Prostitution itself was not the direct cause of Patty's later substance abuse, but it certainly was a proximate cause. The act became, for her and her mother, a symptom of their general economic depravity, and by sharing this burden, they became closer to one another. Accordingly, it should come as no surprise that Patty became her mother's favorite child; this bond extended to everything Patty perceived to be adult -- including heroin: "Patty learned about drugs the same way she learned about sex. By watching," (Dash 185). Rosa expresses the regret that if she had not sold and done drugs, then her children never would have either; she also feels that if she had never turned to prostitution, her children never would have either. Nevertheless, she points out that, for her, she felt that she really had no choice; as a result, she was incapable of preventing Patty from making the same choices and taking the same path with her life.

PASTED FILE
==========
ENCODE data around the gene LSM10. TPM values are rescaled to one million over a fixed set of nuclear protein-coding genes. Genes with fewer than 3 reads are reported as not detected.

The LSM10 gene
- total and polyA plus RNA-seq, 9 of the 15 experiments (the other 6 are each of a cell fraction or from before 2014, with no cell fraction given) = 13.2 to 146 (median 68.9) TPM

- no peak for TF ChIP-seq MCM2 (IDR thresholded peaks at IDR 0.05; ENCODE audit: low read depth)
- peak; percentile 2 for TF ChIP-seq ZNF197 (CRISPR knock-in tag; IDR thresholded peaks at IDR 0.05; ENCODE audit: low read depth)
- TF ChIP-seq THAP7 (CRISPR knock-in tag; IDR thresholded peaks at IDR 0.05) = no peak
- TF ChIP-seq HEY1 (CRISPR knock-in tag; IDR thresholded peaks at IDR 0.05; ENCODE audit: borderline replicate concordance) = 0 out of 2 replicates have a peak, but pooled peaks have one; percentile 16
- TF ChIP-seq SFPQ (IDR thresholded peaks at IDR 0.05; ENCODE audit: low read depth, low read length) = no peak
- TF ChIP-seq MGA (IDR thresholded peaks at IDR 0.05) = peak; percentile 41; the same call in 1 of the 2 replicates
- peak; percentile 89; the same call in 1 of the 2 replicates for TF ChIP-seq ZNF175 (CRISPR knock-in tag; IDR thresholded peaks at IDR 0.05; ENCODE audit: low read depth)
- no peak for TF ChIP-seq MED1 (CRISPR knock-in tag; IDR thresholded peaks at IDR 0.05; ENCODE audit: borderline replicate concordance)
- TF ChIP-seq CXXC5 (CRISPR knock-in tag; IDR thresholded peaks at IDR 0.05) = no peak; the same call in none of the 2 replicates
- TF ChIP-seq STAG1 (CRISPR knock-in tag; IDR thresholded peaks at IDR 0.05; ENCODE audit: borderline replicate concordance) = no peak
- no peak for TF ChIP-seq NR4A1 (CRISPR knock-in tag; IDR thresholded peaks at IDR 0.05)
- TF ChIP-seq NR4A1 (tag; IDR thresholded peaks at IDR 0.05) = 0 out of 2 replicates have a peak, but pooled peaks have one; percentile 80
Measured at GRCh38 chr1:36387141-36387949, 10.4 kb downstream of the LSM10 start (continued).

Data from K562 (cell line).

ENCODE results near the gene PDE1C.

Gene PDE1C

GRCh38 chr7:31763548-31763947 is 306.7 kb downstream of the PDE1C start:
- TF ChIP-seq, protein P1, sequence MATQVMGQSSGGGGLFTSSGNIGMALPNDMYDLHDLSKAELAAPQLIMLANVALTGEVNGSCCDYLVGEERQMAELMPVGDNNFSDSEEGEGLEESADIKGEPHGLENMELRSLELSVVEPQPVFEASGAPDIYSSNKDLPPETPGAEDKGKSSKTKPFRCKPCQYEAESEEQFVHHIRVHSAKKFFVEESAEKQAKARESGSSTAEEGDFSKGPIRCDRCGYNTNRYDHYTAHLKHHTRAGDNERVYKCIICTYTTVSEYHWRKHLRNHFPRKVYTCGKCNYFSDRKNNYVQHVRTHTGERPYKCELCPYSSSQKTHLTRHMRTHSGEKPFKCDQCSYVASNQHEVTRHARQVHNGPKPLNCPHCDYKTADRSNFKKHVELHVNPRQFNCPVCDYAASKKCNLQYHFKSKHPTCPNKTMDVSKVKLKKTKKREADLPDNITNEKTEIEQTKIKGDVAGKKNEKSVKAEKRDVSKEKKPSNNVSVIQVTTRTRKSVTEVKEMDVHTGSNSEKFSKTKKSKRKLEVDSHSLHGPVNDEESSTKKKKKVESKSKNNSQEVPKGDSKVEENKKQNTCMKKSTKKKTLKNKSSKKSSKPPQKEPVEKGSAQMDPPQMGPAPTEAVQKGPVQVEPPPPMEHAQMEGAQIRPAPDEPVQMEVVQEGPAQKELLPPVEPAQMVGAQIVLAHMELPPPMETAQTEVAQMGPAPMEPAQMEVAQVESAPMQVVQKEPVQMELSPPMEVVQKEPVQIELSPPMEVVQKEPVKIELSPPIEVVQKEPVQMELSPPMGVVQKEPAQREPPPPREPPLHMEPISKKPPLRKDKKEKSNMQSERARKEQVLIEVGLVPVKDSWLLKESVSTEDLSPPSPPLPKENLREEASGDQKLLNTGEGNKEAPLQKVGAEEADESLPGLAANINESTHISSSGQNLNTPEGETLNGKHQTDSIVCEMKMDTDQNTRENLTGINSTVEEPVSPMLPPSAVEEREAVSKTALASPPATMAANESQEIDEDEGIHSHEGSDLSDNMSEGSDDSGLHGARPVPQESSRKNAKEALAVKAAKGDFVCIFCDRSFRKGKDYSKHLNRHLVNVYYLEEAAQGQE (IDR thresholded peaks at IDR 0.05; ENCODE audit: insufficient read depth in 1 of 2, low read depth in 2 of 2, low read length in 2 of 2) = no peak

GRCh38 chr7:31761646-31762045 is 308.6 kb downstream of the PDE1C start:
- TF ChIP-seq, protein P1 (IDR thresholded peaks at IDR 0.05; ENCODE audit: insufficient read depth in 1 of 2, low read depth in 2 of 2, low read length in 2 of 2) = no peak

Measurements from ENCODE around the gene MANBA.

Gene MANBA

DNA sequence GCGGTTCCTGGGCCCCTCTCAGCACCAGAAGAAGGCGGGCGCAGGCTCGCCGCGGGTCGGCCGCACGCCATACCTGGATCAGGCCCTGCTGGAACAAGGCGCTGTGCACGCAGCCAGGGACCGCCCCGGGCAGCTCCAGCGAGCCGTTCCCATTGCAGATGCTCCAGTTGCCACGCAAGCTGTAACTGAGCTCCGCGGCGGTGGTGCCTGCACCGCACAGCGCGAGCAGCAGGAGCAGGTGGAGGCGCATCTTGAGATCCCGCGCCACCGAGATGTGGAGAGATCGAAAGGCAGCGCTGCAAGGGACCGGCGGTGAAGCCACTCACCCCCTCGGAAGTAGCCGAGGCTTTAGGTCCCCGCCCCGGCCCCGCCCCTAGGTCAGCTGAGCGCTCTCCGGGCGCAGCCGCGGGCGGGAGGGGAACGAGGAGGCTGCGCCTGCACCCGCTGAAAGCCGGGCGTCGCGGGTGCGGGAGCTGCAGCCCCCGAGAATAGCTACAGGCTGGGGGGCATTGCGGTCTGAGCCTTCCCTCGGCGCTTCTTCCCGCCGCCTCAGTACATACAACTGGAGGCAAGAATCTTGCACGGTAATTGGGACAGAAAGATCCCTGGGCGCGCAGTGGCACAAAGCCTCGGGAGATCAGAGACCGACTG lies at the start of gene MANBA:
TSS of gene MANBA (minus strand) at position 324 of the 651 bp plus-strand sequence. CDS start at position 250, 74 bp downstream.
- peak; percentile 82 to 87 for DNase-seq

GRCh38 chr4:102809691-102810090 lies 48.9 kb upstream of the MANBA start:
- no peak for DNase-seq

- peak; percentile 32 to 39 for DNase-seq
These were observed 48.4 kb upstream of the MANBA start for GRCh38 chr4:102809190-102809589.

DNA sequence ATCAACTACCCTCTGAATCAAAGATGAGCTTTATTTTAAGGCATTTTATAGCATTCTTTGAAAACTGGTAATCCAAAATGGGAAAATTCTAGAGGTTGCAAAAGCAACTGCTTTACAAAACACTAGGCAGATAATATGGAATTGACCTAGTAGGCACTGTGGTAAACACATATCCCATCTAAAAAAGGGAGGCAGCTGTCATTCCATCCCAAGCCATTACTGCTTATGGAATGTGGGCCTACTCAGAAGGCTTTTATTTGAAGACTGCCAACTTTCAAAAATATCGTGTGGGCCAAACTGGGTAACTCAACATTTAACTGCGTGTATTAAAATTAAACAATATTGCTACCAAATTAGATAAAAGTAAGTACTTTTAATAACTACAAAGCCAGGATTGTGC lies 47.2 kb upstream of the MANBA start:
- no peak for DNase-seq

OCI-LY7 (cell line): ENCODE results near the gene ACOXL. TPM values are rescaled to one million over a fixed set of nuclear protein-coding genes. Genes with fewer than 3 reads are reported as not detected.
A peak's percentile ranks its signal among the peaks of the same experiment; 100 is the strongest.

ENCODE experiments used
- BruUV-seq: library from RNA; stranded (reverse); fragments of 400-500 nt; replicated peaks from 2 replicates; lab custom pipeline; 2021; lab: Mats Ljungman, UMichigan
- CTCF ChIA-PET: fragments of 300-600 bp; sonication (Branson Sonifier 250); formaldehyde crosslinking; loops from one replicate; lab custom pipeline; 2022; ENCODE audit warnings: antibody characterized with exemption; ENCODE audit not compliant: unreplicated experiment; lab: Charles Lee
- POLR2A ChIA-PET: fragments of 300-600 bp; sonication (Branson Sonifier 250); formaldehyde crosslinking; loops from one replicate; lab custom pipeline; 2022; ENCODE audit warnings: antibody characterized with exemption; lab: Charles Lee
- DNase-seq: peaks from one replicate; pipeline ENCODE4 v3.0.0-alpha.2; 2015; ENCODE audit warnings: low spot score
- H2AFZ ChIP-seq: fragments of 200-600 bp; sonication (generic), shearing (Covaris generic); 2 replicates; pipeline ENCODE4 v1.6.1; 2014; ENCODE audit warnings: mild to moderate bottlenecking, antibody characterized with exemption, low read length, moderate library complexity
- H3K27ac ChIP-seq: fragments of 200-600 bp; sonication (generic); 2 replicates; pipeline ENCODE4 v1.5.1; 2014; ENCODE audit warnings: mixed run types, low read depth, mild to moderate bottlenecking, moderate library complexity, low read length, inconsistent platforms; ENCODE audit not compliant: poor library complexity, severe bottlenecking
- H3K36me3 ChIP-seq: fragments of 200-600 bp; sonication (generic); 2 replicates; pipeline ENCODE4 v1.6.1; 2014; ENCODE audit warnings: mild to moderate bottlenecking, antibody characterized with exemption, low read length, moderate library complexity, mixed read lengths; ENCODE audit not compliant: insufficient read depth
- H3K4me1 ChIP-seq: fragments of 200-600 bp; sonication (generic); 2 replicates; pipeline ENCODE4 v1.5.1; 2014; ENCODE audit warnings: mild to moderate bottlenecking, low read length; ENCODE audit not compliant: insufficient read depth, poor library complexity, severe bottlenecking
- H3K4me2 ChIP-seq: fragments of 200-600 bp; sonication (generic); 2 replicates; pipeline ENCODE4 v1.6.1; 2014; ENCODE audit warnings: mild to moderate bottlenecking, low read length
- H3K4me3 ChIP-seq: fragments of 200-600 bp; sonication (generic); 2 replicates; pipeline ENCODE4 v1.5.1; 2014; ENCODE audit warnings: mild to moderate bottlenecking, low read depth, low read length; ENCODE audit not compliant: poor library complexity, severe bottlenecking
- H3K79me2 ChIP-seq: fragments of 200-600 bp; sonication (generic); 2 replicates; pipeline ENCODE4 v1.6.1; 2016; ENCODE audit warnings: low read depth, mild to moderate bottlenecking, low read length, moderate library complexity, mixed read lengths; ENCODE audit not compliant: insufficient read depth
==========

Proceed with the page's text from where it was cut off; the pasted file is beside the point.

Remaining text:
Essentially, even those who take the hardest stance against prostitution upon the grounds of legal rights, are forced to fall back on the notion that it is more of a symptom indicating deeply seeded social woes than a legitimate crime: "Some regard it as the worst and most… [END OF PREVIEW] . . . READ MORE